ethical consequences of decisions.

Inspirational

motivation

Leaders articulate an appealing vision of the future and

challenge followers’ high standards and expectations.

Leaders provide encouragement, optimism, and purpose for what needs to be done.

Intellectual

Leaders question old assumptions and stimulate new

stimulation

perspectives and innovative ways of doing things. They encourage followers to think creatively to address current and future challenges.

Individualized

Leaders provide a supportive environment and carefully

consideration

listen to followers’ needs.

Leaders also advise, teach, or coach their followers with

 

the intention of advancing follower development.

Transactional

 

Leadership

Contingent Reward

Leaders offer followers rewards in exchange for desired efforts.

Behaviors in this category revolve around clarifying

expectations and exchange of promises.

Management by

Leaders observe follower behavior and take corrective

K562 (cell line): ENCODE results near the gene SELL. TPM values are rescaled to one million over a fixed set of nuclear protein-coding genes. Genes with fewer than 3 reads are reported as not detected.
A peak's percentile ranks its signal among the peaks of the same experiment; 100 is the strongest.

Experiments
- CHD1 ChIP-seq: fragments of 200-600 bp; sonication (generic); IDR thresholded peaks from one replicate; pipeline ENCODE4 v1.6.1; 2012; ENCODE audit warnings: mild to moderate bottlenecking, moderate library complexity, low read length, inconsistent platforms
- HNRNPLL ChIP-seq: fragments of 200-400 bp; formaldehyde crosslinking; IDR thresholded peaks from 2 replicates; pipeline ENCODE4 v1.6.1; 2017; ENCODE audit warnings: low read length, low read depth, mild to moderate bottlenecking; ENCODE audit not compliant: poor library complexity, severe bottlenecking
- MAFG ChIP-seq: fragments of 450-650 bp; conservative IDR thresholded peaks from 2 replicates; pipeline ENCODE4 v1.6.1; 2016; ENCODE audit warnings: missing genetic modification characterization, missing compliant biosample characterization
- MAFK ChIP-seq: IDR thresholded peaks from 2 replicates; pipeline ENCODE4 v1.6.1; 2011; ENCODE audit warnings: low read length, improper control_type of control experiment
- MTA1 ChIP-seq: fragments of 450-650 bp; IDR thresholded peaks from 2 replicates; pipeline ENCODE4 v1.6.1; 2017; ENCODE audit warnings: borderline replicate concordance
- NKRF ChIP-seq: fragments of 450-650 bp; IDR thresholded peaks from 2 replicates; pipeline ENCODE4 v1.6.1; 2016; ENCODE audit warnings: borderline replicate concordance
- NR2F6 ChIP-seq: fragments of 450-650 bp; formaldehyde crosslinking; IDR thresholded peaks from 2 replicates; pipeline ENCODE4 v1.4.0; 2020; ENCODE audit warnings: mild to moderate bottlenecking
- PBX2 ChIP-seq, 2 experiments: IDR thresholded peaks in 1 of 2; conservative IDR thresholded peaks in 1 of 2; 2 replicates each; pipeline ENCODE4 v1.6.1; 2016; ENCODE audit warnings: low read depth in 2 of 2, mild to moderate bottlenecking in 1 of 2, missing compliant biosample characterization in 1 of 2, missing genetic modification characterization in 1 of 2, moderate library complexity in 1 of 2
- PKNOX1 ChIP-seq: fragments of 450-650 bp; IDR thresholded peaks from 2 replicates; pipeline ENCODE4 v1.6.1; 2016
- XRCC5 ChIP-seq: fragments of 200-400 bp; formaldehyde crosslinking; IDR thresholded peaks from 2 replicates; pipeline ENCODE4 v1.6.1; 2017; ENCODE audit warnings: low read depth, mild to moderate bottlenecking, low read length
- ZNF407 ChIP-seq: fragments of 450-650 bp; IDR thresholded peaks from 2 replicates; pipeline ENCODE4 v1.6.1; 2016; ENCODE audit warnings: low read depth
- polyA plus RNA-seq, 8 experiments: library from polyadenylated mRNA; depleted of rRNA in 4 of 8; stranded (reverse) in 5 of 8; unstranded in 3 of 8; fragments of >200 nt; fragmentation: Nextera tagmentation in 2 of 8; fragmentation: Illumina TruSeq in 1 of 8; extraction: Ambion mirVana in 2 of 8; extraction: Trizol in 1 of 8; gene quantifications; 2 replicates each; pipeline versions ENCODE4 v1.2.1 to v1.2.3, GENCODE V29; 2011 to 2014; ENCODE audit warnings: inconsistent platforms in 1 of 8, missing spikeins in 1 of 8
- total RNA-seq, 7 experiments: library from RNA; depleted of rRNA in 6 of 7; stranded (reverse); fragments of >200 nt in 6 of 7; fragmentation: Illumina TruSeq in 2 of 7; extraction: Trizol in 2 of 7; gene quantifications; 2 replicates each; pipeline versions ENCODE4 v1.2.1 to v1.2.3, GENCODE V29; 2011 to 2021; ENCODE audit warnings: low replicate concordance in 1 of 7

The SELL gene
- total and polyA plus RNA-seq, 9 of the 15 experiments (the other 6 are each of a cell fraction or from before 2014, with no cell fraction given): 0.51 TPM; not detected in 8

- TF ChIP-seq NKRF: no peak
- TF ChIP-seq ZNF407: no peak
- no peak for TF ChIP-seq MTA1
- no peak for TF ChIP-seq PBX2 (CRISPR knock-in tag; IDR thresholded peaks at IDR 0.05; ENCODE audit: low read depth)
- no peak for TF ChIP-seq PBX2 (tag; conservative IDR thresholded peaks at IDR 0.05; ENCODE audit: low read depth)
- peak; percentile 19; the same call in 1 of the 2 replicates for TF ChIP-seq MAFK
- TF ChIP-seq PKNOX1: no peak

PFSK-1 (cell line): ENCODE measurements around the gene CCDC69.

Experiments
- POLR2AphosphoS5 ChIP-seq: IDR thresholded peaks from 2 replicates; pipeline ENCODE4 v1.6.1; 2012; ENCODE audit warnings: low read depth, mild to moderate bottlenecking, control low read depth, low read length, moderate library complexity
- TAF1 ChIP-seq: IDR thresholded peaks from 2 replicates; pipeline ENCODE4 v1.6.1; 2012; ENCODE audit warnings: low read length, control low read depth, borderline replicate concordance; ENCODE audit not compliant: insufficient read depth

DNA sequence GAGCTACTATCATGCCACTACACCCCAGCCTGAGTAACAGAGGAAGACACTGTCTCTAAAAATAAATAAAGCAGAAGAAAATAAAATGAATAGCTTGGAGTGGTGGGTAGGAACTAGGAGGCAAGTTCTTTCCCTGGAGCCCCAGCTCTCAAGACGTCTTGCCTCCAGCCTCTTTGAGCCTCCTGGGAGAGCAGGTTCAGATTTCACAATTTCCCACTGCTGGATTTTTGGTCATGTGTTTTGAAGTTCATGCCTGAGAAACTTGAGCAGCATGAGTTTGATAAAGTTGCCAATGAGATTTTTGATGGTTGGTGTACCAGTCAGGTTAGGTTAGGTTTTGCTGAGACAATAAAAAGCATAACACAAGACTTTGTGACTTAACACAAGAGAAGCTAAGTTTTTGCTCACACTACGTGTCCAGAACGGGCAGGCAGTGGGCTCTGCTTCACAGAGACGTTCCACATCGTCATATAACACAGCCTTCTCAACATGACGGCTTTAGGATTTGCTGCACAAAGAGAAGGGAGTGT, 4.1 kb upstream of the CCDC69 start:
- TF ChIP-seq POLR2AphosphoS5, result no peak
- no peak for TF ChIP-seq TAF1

exception

action when followers deviate from expected

(Active)

performance.

Management by

Leaders choose not to, or fail to, intervene until a

exception

problem becomes serious.

(Passive)

In essence, leaders do not intervene until a problem is brought to their attention.

Laissez-faire

 

Leadership

(Non-leadership)

Laissez-faire

Leaders avoid accepting responsibility and delay or even fail to follow up on requests.

This type of leader behavior also includes little

or no effort to address followers’ needs.

It is essentially an absence of leadership.

4. Followership

Researchers have proposed this as a theory that describe the leadership capacities of followers.

It aims to raise the importance of the role of followers in the leadership process.

This by no means minimizes the relevance of leaders but rather enhances the understanding of the vital roles that followers play in the leadership relationship.

Hence, the theory gives due recognition to the role of followers in leadership.

Effective Followership

Kelly (1988) asserted that what differentiated effective from ineffective followers are their enthusiasm,

intelligence, and self-reliant participation.

He described a two-dimensional model that explained follower behavior:

a)The degree to which followers exercise independent and critical thinking;

b)The second ranks them on a passive-active scale.